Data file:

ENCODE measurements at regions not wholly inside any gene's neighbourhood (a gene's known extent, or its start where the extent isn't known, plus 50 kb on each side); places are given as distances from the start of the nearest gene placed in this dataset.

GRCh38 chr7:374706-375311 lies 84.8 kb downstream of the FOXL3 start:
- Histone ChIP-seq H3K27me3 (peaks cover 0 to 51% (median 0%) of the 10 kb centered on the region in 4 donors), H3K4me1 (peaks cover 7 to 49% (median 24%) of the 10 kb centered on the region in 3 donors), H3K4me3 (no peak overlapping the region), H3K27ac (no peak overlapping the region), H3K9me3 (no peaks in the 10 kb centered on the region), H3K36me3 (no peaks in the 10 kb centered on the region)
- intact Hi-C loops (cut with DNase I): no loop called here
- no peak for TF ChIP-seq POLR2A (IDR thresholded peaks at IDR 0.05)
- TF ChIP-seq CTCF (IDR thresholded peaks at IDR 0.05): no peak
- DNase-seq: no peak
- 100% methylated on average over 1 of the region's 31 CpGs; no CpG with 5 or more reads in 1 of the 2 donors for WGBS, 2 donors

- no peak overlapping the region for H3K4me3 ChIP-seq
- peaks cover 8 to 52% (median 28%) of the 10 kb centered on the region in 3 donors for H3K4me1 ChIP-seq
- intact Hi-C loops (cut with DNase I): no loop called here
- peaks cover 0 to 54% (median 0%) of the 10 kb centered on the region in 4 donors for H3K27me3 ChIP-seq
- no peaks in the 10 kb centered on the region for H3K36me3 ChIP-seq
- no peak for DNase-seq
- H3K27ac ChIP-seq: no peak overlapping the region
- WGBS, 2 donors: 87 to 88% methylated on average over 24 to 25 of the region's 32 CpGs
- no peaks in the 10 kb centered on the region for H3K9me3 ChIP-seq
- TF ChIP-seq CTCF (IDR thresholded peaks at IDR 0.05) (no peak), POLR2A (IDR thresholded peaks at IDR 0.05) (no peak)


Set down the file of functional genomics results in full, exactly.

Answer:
ENCODE measurements at regions not wholly inside any gene's neighbourhood (a gene's known extent, or its start where the extent isn't known, plus 50 kb on each side); places are given as distances from the start of the nearest gene placed in this dataset.

GRCh38 chr7:374706-375311 lies 84.8 kb downstream of the FOXL3 start:
- Histone ChIP-seq H3K27me3 (peaks cover 0 to 51% (median 0%) of the 10 kb centered on the region in 4 donors), H3K4me1 (peaks cover 7 to 49% (median 24%) of the 10 kb centered on the region in 3 donors), H3K4me3 (no peak overlapping the region), H3K27ac (no peak overlapping the region), H3K9me3 (no peaks in the 10 kb centered on the region), H3K36me3 (no peaks in the 10 kb centered on the region)
- intact Hi-C loops (cut with DNase I): no loop called here
- no peak for TF ChIP-seq POLR2A (IDR thresholded peaks at IDR 0.05)
- TF ChIP-seq CTCF (IDR thresholded peaks at IDR 0.05): no peak
- DNase-seq: no peak
- 100% methylated on average over 1 of the region's 31 CpGs; no CpG with 5 or more reads in 1 of the 2 donors for WGBS, 2 donors

- no peak overlapping the region for H3K4me3 ChIP-seq
- peaks cover 8 to 52% (median 28%) of the 10 kb centered on the region in 3 donors for H3K4me1 ChIP-seq
- intact Hi-C loops (cut with DNase I): no loop called here
- peaks cover 0 to 54% (median 0%) of the 10 kb centered on the region in 4 donors for H3K27me3 ChIP-seq
- no peaks in the 10 kb centered on the region for H3K36me3 ChIP-seq
- no peak for DNase-seq
- H3K27ac ChIP-seq: no peak overlapping the region
- WGBS, 2 donors: 87 to 88% methylated on average over 24 to 25 of the region's 32 CpGs
- no peaks in the 10 kb centered on the region for H3K9me3 ChIP-seq
- TF ChIP-seq CTCF (IDR thresholded peaks at IDR 0.05) (no peak), POLR2A (IDR thresholded peaks at IDR 0.05) (no peak)